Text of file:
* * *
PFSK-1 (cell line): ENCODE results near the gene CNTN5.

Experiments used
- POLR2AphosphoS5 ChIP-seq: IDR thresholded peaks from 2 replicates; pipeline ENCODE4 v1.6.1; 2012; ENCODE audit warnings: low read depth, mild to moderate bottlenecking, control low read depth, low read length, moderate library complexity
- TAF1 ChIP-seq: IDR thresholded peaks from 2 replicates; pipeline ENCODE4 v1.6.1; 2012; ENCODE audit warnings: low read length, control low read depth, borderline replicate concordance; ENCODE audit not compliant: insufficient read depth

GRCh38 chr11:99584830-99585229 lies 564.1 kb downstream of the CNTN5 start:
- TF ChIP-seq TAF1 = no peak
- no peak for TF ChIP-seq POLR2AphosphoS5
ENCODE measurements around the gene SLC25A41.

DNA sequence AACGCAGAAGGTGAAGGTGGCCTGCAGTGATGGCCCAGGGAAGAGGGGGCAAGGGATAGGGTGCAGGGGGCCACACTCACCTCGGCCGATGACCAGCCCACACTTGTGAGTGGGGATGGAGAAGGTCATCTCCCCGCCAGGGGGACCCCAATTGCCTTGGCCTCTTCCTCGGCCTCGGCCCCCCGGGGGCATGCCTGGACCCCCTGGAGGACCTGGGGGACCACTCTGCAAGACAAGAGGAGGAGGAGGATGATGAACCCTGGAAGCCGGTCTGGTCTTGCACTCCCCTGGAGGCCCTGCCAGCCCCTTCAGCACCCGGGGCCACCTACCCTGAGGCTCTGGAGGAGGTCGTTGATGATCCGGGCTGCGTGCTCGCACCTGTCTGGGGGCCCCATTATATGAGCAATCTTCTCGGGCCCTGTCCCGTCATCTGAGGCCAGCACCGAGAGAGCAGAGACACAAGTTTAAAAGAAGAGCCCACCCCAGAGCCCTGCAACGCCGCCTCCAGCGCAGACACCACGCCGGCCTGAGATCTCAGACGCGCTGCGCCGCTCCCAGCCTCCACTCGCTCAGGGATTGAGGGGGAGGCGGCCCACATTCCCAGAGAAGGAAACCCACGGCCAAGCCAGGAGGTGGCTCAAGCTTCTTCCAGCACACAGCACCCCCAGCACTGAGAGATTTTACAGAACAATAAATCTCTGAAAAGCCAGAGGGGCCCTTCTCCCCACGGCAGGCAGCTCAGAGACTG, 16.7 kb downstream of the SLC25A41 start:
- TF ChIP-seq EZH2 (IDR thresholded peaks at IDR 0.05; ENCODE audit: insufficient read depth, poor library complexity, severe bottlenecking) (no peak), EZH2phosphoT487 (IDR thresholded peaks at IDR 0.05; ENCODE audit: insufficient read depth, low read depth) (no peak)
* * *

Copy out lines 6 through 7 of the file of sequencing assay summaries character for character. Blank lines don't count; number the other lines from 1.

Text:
- TF ChIP-seq TAF1 = no peak
- no peak for TF ChIP-seq POLR2AphosphoS5